Thursday, April 6, 2017

Growth, Change and Being Bumpy

Our church is changing before our very own eyes, and depending on your set of eyes, you may be seeing things a different way. If you are a long-time member like me, you notice that things are not the same compared to the past. The senior minister, in his 40's, invites rap music artists to perform during worship service. Sermons tend to be visceral, soulful, and poetic food for the heart,  rather than intellectually challenging food for the head. There are no more joys and sorrows, we now sing to our children as they go to their classrooms, and sing Spirit of Life in Spanish. After a long hiatus, covenant groups are back.

But if you are a newer to the church, you are seeing things for the first time. And there are LOTS of new people, seeing things for the first time. Lots of new, young people. We just recently signed in 82 new members, and newcomers are entering the church at a pace we have not seen since 9/11.

Are all these changes good or bad? What does this change mean for the future of our church?

Most UU churches are losing members-- consistent trend for the category known as mainline Protestant churches. In fact mainline Protestant churches have declined at a faster rate than any other Christian group, including Catholics and Evangelical Protestants. The average mainline Protestant church is declining 2% a year-- and this is true for UU churches as well. The Pew research points out that there is a relationship between age and decline. The average age is getting older because the younger generation is not joining at the same rate the older generation is leaving. (See Pew research Study here). This is what I would call a generational replacement deficit.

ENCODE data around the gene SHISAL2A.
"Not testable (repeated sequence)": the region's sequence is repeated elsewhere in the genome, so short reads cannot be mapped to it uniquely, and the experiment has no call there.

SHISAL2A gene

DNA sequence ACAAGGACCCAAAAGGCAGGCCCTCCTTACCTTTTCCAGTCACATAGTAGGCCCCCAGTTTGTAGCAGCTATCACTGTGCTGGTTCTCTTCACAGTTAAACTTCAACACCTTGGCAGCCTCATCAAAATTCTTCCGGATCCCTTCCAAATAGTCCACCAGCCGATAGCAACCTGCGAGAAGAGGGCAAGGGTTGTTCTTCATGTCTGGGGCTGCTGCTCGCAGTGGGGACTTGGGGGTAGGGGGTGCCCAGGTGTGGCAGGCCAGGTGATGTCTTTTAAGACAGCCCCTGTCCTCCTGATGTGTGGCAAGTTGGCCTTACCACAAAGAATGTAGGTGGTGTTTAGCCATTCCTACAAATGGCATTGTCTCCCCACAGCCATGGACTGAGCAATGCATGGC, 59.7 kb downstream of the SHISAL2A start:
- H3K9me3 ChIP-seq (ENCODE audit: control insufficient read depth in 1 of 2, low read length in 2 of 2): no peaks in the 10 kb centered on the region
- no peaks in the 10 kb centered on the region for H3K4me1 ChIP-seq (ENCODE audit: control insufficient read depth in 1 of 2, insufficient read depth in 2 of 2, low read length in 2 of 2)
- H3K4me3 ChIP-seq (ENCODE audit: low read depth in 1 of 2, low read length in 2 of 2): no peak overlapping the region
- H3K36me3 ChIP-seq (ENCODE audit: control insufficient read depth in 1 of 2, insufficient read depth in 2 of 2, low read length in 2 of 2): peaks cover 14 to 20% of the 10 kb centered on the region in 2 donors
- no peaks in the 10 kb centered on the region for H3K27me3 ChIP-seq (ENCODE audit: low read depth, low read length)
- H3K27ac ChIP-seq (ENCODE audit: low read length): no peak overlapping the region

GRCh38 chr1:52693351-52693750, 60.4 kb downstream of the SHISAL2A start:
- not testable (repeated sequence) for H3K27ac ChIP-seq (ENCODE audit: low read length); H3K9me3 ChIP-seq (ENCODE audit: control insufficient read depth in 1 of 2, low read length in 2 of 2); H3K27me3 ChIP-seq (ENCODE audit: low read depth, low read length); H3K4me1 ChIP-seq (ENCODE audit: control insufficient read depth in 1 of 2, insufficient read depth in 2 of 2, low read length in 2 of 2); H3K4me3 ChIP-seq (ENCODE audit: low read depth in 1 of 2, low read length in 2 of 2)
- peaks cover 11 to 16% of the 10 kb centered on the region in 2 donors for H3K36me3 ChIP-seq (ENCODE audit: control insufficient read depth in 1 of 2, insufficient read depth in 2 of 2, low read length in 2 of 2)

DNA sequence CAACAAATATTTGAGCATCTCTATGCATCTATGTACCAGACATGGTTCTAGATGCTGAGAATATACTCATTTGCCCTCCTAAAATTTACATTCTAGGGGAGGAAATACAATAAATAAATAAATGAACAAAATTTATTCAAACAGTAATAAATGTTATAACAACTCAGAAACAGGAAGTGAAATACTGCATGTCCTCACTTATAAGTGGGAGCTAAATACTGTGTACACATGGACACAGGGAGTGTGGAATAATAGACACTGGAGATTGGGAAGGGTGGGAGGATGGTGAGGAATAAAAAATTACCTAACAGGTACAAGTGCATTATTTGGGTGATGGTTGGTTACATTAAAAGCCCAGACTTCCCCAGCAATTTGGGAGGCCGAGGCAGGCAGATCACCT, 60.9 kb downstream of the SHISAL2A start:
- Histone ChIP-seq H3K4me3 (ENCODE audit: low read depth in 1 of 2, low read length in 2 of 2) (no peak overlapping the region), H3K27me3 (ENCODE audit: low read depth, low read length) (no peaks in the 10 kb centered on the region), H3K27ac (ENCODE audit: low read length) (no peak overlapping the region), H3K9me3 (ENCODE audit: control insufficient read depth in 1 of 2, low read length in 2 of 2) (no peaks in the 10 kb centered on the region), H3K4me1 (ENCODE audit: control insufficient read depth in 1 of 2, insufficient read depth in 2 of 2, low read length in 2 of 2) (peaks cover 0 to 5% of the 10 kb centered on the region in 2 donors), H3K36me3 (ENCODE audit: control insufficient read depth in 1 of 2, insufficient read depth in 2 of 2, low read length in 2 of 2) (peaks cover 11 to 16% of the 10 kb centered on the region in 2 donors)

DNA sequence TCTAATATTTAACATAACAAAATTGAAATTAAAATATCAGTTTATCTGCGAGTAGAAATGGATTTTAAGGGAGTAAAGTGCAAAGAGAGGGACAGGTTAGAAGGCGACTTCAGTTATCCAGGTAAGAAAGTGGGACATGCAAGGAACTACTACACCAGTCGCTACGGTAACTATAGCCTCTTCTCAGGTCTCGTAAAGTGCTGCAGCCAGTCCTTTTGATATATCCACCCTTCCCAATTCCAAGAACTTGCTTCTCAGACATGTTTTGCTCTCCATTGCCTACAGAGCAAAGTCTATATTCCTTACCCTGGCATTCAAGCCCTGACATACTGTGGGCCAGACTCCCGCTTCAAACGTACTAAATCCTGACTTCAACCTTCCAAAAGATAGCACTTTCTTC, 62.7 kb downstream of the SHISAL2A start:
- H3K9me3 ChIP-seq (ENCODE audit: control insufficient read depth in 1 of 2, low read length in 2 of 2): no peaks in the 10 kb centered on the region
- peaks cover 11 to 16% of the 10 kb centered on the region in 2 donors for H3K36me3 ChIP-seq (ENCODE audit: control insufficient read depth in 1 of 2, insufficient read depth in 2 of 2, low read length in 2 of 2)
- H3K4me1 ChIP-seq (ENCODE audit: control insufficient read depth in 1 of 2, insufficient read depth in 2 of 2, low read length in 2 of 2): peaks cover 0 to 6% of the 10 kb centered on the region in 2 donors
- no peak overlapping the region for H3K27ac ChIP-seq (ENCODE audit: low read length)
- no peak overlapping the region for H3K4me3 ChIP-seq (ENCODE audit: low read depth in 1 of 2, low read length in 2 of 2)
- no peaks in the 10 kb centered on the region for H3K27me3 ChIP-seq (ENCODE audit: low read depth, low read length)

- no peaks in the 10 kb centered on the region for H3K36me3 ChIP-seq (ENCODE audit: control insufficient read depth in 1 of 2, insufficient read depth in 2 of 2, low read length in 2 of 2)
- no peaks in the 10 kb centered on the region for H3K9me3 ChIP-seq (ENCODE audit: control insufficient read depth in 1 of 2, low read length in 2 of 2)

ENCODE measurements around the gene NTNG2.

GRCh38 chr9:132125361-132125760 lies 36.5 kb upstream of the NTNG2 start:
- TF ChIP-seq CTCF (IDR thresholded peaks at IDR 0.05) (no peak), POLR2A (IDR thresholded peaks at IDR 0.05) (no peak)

Research by David Roozen from Faith Communities Today (FACTS) suggests that churches whose average age is younger grow at a more accelerated rate. Roozen, in his report, goes on to describe the profile of the growing church-- less than one-third of its members are seniors, at least fifteen percent of members are young adults, and there is "very much" innovation in worship service.

All of this points to the fact that if we want to grow, we must enhance our efforts to attract the next generation of members. That is an easy thing to say, but harder to do. One obvious place to start is to be open to change. A church cannot grow without change. Growth is not a perfect linear path. Whereas decline is often slow and steady, growth is more bumpy, because growth requires encounters  with the new and the unfamiliar. To grow is to change.

This month's theme is "transformation". This is a good month to consider the bumpy ride a shiny chrysalis goes through to become a butterfly.

Roseann Cash said, "The key to change... is to let go of fear." That's easier to do when we are all on the same team, when we are supporting each other, when we are in covenant with one another. Let's be courageous together, be open to change, grow our spirit, and serve others. And... be bumpy.

1 comment:

  1. One can be open to change and still not be in favor of all the changes. Respect for people who object is just as important as being respectful of those who want to bring in new or different things. Being made to feel like an anachronism is not respectful. Much is made of intergenerational this or that. Tradition is built by maintaining old things. Lately, I feel that wanting to keep something or objecting to a change in the way the congregation worships, is denegrated. For example, expressing nostalgia for classical music or traditional worship services gets eye rolls. Maybe it's just me. But I suspect I'm not alone.